• Catherine Bush

    Speech Language Pathologist

    Over the past 17 years as a Speech Language Pathologist, Catherine has primarily worked with young children in early intervention and in clinical research settings. Originally from Cookeville, TN, her Bachelor’s degree is in Music Therapy, and she earned her Master’s degree in Speech Language Pathology from the University of Tennessee, Knoxville. Catherine’s most recent research endeavors were dedicated to coaching parents of baby siblings with Autism Spectrum Disorder to support their engagement and communication. She is excited to return to her musical roots and to more formally study the connections between the brain, music, and language. Outside the lab, Catherine enjoys hiking, planting flowers, and spending time with her awesome nephews! 

  • Olivia Boorom, CCC-SLP

    Speech-Language Pathologist-2
    Hearing and Speech Sciences

    Olivia Boorom graduated in 2018 from East Carolina University where she received her M.S. in Communication Sciences and Disorders, and she is thrilled to have completed her clinical fellowship as a speech-language pathologist. Her primary area of interest is emergent language and social communication in children on the autism spectrum, and she completed a master’s thesis related to emergent literacy skills in preschoolers with autism. In 2016, she received her B.A. in Political Science at the University of North Carolina at Chapel Hill and is a Tar Heel born and bred. In her free time, she loves hiking and (attempting to) cook.

  • Talia Liu

    Research Analyst
    Otolaryngology

    Talia Liu is originally from Swarthmore, Pennsylvania, right outside of Philadelphia. In 2018, she graduated from Rice University in Houston, Texas where she majored in both Cognitive Sciences and Psychology. Her research has focused on language development in preschoolers with autism spectrum disorder, infant language development, and speech perception. She enjoys working with infants and children, as well as with individuals with autism. She looks forward to pursuing her MS in Speech-Language Pathology at Vanderbilt while continuing to work part-time in the lab. In her free time, Talia likes to play her instruments (mainly piano and oboe), and eat pizza, soup noodles, and dumplings.

     

  • Meredith Watson

    Research Analyst
    Otolaryngology

    Meredith Watson graduated in 2018 with a B.S. in Brain and Cognitive Sciences and B.A. in Linguistics from the University of Rochester in upstate New York. She was also born and raised in Rochester, so she’s excited to finally live somewhere warm. At UofR, she worked for Dr. Loisa Bennetto in the Developmental Neuropsychology lab where she studied neurocognitive and communication deficits in autism. Her main research interest is the linguistic development of children on the autism spectrum. When she’s not in the lab, she enjoys acting, singing, dancing, and crafting.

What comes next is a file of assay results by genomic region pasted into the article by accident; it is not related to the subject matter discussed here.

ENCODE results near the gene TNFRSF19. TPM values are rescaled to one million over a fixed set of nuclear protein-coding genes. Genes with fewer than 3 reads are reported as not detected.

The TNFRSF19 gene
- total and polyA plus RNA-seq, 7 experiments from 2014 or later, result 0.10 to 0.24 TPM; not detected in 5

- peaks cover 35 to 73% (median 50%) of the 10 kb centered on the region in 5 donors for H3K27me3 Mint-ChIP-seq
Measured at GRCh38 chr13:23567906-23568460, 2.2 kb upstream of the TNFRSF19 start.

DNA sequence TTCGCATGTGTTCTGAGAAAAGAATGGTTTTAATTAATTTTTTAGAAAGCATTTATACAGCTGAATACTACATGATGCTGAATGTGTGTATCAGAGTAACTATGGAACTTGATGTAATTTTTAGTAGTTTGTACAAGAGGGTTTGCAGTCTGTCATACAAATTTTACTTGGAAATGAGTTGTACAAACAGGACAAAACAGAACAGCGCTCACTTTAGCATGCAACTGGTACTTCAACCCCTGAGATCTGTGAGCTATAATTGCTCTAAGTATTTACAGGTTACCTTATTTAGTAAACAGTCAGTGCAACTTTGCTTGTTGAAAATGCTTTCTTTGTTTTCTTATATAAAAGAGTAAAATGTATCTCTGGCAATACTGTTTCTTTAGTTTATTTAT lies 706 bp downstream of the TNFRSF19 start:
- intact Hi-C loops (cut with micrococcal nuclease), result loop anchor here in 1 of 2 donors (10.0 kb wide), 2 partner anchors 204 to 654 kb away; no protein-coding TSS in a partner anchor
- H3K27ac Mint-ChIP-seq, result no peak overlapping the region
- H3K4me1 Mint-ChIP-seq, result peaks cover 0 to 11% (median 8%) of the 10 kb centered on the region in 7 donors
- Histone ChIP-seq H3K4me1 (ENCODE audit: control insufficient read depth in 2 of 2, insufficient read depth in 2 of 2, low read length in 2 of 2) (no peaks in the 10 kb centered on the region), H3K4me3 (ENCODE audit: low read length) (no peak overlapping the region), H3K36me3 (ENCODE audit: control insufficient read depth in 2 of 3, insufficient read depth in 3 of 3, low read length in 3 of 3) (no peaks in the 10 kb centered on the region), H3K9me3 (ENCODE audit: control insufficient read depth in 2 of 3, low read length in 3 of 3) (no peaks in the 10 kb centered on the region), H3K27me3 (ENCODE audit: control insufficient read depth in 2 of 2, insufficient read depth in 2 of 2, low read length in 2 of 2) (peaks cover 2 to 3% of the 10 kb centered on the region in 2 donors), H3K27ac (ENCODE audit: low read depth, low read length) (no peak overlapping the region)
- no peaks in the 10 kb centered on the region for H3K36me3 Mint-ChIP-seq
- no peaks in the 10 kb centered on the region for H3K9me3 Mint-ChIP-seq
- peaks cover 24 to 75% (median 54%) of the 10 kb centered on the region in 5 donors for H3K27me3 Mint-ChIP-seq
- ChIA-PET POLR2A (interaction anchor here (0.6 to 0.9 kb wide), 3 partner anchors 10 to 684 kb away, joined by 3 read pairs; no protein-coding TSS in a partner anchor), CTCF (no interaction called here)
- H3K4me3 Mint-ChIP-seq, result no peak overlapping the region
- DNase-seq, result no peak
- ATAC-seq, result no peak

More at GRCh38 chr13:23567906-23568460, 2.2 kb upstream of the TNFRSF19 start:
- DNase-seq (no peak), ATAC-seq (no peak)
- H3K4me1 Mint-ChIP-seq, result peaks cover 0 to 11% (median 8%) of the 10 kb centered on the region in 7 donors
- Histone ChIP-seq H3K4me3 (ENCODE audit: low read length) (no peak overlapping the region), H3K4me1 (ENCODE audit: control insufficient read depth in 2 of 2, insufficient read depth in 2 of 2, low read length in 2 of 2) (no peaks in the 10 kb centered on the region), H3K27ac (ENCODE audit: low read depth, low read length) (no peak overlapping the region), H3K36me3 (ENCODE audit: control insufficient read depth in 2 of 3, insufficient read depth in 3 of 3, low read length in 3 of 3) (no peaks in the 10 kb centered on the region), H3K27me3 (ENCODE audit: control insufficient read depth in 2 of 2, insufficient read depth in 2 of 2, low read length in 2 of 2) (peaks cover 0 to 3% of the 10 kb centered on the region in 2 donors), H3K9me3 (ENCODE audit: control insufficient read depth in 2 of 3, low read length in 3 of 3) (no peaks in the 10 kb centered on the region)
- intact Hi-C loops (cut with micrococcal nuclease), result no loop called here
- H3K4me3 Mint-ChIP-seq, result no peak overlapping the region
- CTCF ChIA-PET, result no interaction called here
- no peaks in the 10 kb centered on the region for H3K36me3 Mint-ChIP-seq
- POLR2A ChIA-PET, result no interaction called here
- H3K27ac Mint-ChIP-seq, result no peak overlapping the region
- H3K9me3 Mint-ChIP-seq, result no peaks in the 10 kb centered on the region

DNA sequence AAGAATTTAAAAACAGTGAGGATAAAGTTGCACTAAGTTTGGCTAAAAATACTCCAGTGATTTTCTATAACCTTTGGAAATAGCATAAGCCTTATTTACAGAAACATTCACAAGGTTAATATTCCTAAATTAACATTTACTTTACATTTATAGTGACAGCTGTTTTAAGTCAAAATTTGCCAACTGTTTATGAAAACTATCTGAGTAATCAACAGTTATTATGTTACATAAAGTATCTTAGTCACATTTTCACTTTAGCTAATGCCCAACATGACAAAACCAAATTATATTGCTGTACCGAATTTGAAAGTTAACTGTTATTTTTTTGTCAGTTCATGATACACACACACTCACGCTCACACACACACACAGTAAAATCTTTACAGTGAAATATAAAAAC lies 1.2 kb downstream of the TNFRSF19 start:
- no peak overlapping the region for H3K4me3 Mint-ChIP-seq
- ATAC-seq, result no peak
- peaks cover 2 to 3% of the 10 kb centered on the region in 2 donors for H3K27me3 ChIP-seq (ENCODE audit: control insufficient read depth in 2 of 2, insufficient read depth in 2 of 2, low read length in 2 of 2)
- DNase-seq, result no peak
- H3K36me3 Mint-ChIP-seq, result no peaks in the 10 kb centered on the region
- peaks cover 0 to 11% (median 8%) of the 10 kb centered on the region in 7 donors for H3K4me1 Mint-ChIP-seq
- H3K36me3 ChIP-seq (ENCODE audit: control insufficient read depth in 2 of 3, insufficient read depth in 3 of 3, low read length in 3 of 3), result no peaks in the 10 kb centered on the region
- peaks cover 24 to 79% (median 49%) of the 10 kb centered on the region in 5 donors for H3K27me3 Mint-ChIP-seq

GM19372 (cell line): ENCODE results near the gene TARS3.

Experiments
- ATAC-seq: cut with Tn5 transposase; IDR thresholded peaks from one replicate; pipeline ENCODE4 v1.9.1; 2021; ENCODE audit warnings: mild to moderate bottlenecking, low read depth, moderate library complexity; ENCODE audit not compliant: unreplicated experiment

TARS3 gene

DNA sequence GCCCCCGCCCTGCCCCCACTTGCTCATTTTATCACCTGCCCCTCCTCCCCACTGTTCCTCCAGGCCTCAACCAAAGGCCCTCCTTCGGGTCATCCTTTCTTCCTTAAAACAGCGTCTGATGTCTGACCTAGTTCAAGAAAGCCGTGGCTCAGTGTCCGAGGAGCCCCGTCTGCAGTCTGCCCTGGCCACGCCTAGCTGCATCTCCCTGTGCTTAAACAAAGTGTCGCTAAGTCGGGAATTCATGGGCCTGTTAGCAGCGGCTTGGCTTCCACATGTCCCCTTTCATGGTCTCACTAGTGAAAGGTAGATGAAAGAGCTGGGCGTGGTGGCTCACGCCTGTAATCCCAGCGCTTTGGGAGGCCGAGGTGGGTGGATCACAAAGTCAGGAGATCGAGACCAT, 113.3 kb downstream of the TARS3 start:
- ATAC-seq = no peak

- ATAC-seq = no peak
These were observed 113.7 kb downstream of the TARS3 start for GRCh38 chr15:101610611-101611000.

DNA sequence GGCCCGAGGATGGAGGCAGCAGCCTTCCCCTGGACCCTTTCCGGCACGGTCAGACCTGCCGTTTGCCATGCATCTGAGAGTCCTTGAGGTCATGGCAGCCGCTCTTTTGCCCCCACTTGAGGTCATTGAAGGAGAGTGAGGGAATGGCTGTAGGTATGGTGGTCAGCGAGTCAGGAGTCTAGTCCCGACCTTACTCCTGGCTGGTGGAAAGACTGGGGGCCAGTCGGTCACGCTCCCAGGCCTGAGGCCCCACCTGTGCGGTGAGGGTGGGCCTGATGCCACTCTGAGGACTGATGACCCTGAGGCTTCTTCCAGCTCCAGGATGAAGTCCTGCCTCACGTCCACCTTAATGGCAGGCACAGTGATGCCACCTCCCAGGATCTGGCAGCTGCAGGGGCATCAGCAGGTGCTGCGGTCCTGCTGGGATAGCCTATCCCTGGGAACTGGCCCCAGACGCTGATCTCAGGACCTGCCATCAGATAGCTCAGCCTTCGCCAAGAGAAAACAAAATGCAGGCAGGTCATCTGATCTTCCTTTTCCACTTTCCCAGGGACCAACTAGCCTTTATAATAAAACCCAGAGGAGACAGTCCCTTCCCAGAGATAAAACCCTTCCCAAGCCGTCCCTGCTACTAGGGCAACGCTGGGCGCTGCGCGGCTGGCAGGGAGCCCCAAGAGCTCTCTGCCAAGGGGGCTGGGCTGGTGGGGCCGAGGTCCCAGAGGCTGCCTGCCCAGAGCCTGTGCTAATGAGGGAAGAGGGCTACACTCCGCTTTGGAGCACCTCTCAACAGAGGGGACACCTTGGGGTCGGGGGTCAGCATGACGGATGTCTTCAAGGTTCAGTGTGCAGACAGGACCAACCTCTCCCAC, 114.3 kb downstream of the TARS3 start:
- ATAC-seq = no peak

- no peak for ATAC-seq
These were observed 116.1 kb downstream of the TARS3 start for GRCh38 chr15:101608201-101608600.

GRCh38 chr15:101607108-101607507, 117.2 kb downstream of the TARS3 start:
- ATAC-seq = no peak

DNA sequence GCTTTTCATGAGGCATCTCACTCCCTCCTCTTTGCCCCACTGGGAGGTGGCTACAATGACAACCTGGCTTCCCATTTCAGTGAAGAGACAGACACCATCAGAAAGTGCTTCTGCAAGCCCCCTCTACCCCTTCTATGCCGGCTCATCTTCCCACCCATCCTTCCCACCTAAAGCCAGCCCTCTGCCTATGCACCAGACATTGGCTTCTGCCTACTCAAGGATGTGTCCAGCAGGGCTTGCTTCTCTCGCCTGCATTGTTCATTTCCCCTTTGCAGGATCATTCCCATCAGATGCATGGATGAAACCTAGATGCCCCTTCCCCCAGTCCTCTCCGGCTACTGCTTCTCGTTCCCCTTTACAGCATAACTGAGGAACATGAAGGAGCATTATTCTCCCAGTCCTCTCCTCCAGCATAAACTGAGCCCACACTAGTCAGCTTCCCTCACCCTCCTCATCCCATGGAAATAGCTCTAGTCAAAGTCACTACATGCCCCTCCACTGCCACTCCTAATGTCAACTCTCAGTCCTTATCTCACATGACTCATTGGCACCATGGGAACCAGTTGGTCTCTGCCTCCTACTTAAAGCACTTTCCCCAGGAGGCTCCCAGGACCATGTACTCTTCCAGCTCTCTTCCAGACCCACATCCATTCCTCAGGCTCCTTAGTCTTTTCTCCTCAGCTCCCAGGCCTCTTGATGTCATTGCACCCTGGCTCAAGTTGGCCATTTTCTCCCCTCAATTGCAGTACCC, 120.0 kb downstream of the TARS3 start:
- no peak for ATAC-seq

• Youjia Wang

    Research Analyst
    Otolaryngology

    Youjia Wang graduated from Vanderbilt with a major in neuroscience and a minor in music. His prior research has focused on examining how the rhythms and timings present in social interactions can entrain attention. Currently, he is working under Dr. Gordon on projects related to the genetic and neurologic basis of rhythm and grammar skills. He hopes to continue to medical school in Fall 2020, but does not yet know what kind of specialty he is interested in. In his free time, Youjia is involved in club water polo and plays flute for the Vanderbilt Commodore Orchestra.

     
  • Alyssa Scartozzi

    Research Analyst
    Otolaryngology

    Alyssa Scartozzi is from Long Island, New York. She graduated from Muhlenberg College with Honors in Psychology and double minors in Music and Chemistry. Her previous research focused on the influence of movement synchrony and asynchrony and singing synchrony and asynchrony on perceived social bonding, the effects of gesture on foreign language word recall, and inducing nonphotochemical nucleation of supersaturated solutions of glycine. Alyssa had completed her honors thesis on the combined effects of groove, high exertion and low exertion synchrony and asynchrony on perceived social bonding. She hopes to pursue a graduate degree in Neuroscience. In her free time, Alyssa enjoys playing her instruments, going on hikes, and practicing yoga. 

  • Peyton Coleman

    Research Analyst
    Otolaryngology

    Peyton Coleman grew up in Cary, North Carolina. She graduated summa cum laude in 2020 from Temple University with a B.S. in Neuroscience and a minor in Music. She began her education in Music Therapy and completed internships working with clients with dementia, cognitive disabilities, and psychiatric illnesses before switching to neuroscience. Her previous research focused on pitch mismatch negativity and auditory figure-ground segregation, as well as some experience in gene therapy development for ALS. Her honors thesis explored the neurobiological effects of music exposure during the perinatal period, and focused on BDNF, endorphins, and prenatal development of the auditory system. She will attend Vanderbilt University’s Neuroscience Graduate Program starting in the fall of 2021. In her free time, Peyton loves to embroider, play piano, and bake delicious treats.